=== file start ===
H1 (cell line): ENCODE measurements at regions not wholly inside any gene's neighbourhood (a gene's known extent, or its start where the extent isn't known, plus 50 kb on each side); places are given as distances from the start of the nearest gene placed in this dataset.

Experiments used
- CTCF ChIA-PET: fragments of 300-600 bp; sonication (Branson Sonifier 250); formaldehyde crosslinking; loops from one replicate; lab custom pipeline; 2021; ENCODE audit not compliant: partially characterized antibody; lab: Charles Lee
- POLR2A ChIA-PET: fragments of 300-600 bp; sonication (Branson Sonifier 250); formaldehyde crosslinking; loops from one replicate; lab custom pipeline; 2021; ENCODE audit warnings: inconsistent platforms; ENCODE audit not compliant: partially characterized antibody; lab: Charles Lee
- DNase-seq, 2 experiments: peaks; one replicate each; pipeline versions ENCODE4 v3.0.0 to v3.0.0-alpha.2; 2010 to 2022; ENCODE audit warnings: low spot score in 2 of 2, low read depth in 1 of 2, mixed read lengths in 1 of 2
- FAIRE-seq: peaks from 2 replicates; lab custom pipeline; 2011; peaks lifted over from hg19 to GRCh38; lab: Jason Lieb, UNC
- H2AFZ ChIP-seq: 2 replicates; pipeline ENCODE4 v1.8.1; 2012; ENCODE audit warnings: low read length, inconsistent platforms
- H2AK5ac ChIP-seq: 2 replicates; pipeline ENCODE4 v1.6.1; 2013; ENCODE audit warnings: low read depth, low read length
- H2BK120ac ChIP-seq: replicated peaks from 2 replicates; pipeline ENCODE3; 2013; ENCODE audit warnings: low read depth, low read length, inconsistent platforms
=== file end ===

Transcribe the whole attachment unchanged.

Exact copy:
H1 (cell line): ENCODE measurements at regions not wholly inside any gene's neighbourhood (a gene's known extent, or its start where the extent isn't known, plus 50 kb on each side); places are given as distances from the start of the nearest gene placed in this dataset.

Experiments used
- CTCF ChIA-PET: fragments of 300-600 bp; sonication (Branson Sonifier 250); formaldehyde crosslinking; loops from one replicate; lab custom pipeline; 2021; ENCODE audit not compliant: partially characterized antibody; lab: Charles Lee
- POLR2A ChIA-PET: fragments of 300-600 bp; sonication (Branson Sonifier 250); formaldehyde crosslinking; loops from one replicate; lab custom pipeline; 2021; ENCODE audit warnings: inconsistent platforms; ENCODE audit not compliant: partially characterized antibody; lab: Charles Lee
- DNase-seq, 2 experiments: peaks; one replicate each; pipeline versions ENCODE4 v3.0.0 to v3.0.0-alpha.2; 2010 to 2022; ENCODE audit warnings: low spot score in 2 of 2, low read depth in 1 of 2, mixed read lengths in 1 of 2
- FAIRE-seq: peaks from 2 replicates; lab custom pipeline; 2011; peaks lifted over from hg19 to GRCh38; lab: Jason Lieb, UNC
- H2AFZ ChIP-seq: 2 replicates; pipeline ENCODE4 v1.8.1; 2012; ENCODE audit warnings: low read length, inconsistent platforms
- H2AK5ac ChIP-seq: 2 replicates; pipeline ENCODE4 v1.6.1; 2013; ENCODE audit warnings: low read depth, low read length
- H2BK120ac ChIP-seq: replicated peaks from 2 replicates; pipeline ENCODE3; 2013; ENCODE audit warnings: low read depth, low read length, inconsistent platforms